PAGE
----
With spring looming on the horizon, this seems like a good time to record what I’ve learned this winter about growing cold-weather crops in containers with no protection from the elements other than the south wall of the house itself. It all pretty much boils down to two important things:
1. Stuff grows a whole lot slower in cold weather than it does in warm, sunny weather. That sounds like a no-brainer, but I was really surprised at how *much* slower everything grew. I planted in mid-November, and have yet to harvest any mature plants. I’ve had a few nice salads made from thinnings, but by mid-February I’d really expected more. Here are my little broccoli transplants that I moved into their own planter in December:
Granted, this has been an unusually cold winter for SoCal, so maybe in a more typical winter I’d have been harvesting broccoli florets by now.
2. Stuff grows REALLY slow when it’s crowded. I overseeded my original planter, and every time I thin out the seedlings more seedlings sprout. This overcrowding has seriously stunted the development of the little plants. Behold:
As you can see, these are really tiny for three-month-old lettuces and kale.
So to summarize, this fall I will plant my winter garden a few weeks earlier and use a lot fewer seeds.
One other interesting thing I learned from my experiment is that carrots grow just fine here in the winter, but radishes apparently won’t even sprout in cold weather. At least, mine didn’t. This surprised me, since I’ve always understood them to be a cool-weather crop. It might have been a fluke, I guess; maybe the radish seeds were defective. I’m going to try them again next fall, just to see.
And now it’s time to start preparing my spring/summer garden bed….
yes, My “harvest in 53 days” Carrots took all winter long to harvest, I planted at end of Sept and have just been harvesting them in Jan.
The seeds i planted (All winter/cold weather plants) this spring, so far have not sprouted, although I have been talking to them..
I went down yesterday and bought all the material to build a worm box for those little crawlers you gave me. I want it to be a permanent structure able to keep them alive through both the hottest and coldest weather Anza throws at us, so the box will be built out of 2x6s and be enclosed in an exact replica of itself-a box within a box, and the space between I am planning to insulate with straw that I can wet down in the summer. I feel like a geek, but I am really excited by the whole worm compost thing, and the prospect that I can actually use what would otherwise be trashed and turn it into food for my raised beds. I am also going to get some kind of barrell to use to compost larger stuff like leaves and red-shank….what would you call that-leaves? bark? Anyway, I’ve read that if you keep it slightly damp and keep a good mixture in there, by rolling it every day you can REALLY speed up the process.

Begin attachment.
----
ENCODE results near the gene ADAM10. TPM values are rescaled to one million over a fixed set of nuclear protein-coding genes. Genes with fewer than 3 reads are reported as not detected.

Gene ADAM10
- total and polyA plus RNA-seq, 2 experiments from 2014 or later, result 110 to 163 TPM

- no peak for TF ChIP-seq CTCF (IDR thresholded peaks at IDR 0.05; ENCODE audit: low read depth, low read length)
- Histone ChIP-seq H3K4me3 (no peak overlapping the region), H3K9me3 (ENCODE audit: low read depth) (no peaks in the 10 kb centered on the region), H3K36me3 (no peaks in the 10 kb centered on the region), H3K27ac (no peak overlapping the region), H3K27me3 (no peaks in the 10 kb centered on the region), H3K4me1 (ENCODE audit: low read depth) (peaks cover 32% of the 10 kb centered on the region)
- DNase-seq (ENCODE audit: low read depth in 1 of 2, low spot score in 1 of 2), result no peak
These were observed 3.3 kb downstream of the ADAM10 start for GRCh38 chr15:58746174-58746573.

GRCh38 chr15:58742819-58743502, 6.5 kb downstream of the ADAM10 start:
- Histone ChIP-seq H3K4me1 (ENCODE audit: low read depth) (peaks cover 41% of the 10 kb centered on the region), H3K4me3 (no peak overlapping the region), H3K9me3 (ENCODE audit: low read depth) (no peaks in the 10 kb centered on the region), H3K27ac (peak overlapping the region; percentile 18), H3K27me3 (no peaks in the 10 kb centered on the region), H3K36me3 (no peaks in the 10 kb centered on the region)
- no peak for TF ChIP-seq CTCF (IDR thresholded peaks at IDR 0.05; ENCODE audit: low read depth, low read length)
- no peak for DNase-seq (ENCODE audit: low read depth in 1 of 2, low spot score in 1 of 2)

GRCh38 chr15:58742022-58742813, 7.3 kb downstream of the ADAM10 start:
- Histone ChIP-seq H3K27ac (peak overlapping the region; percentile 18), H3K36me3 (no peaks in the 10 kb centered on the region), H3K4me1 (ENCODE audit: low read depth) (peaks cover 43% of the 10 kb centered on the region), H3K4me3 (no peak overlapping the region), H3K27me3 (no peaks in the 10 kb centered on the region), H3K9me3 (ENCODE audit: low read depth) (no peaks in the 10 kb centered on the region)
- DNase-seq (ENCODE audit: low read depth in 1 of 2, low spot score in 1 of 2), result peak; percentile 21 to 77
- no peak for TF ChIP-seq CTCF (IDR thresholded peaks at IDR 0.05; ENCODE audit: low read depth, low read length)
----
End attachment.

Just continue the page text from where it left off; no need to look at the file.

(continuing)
By the way, there were about a million little rolly polly stow aways in that dirt I brought the worms home in. I did some reading, and there are mixed beliefs on whether they are harmful to plants. Mostly they seem to do the same job as worms, without the beneficial worm poo result. I will try to get them all out before I use that dirt anywhere outside, just to be extra safe.
Tell Elizabeth and Luke and Steve Hi for me
Dani — lol! I totally feel your pain. How long ago did you plant your spring seeds? Oh! I’m going to try growing eggplants this year! I’ve never grown them before, but they tasted so yummy at your house that I want to try them myself.
Julia — I always call it “that papery stuff from the redshank trees.” ;^) That all sounds really cool, let me know how it works! I never really got into formal composting myself, I just use a deep straw mulch in the summer and it rots into the soil on its own by late winter/early spring. I do have a big pile on the other side of the garden area where I toss everything I rake off of the growing section in late winter, but “Mount Compost” gets bigger every year since I never bother to go back and use what I’ve composted there. Eventually I’d like to add another growing plot; I guess when I finally get around to doing that I’ll at least have massive amounts of old compost to start it off with. :^)
Whether pillbugs are harmful or beneficial completely depends on the health of your garden. If your soil is lacking in organic material and your plants are struggling, the pillbugs will prey on the weakened vegetation. If your soil is full of rotting organic matter and your plants are strong and thriving, and haven’t been weakened by chemical fertilizers and such, the pillbugs will remain in the soil and be a valuable part of the composting process. My soil is teeming with the little guys, but it’s been years since they’ve touched any of my living veggies.